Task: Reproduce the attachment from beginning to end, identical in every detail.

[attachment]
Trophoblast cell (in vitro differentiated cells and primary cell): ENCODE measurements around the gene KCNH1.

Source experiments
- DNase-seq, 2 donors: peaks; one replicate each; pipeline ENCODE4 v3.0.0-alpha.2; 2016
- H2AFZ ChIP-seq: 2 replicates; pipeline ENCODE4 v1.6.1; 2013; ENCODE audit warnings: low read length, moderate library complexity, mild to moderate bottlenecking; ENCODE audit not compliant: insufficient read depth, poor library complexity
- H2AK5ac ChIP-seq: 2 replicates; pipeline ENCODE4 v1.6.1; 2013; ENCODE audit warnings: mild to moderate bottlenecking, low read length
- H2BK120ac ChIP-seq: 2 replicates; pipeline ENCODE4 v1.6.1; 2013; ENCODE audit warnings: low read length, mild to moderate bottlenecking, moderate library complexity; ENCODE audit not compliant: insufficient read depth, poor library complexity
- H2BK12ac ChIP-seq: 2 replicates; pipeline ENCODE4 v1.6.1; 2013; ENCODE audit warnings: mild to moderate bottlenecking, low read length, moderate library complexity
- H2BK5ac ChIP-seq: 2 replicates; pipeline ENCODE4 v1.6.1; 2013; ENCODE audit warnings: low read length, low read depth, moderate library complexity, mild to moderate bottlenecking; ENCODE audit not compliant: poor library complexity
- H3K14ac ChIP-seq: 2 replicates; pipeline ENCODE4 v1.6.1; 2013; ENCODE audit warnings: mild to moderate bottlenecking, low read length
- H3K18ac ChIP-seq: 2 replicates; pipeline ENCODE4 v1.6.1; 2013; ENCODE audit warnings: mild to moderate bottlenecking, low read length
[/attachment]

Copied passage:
Trophoblast cell (in vitro differentiated cells and primary cell): ENCODE measurements around the gene KCNH1.

Source experiments
- DNase-seq, 2 donors: peaks; one replicate each; pipeline ENCODE4 v3.0.0-alpha.2; 2016
- H2AFZ ChIP-seq: 2 replicates; pipeline ENCODE4 v1.6.1; 2013; ENCODE audit warnings: low read length, moderate library complexity, mild to moderate bottlenecking; ENCODE audit not compliant: insufficient read depth, poor library complexity
- H2AK5ac ChIP-seq: 2 replicates; pipeline ENCODE4 v1.6.1; 2013; ENCODE audit warnings: mild to moderate bottlenecking, low read length
- H2BK120ac ChIP-seq: 2 replicates; pipeline ENCODE4 v1.6.1; 2013; ENCODE audit warnings: low read length, mild to moderate bottlenecking, moderate library complexity; ENCODE audit not compliant: insufficient read depth, poor library complexity
- H2BK12ac ChIP-seq: 2 replicates; pipeline ENCODE4 v1.6.1; 2013; ENCODE audit warnings: mild to moderate bottlenecking, low read length, moderate library complexity
- H2BK5ac ChIP-seq: 2 replicates; pipeline ENCODE4 v1.6.1; 2013; ENCODE audit warnings: low read length, low read depth, moderate library complexity, mild to moderate bottlenecking; ENCODE audit not compliant: poor library complexity
- H3K14ac ChIP-seq: 2 replicates; pipeline ENCODE4 v1.6.1; 2013; ENCODE audit warnings: mild to moderate bottlenecking, low read length
- H3K18ac ChIP-seq: 2 replicates; pipeline ENCODE4 v1.6.1; 2013; ENCODE audit warnings: mild to moderate bottlenecking, low read length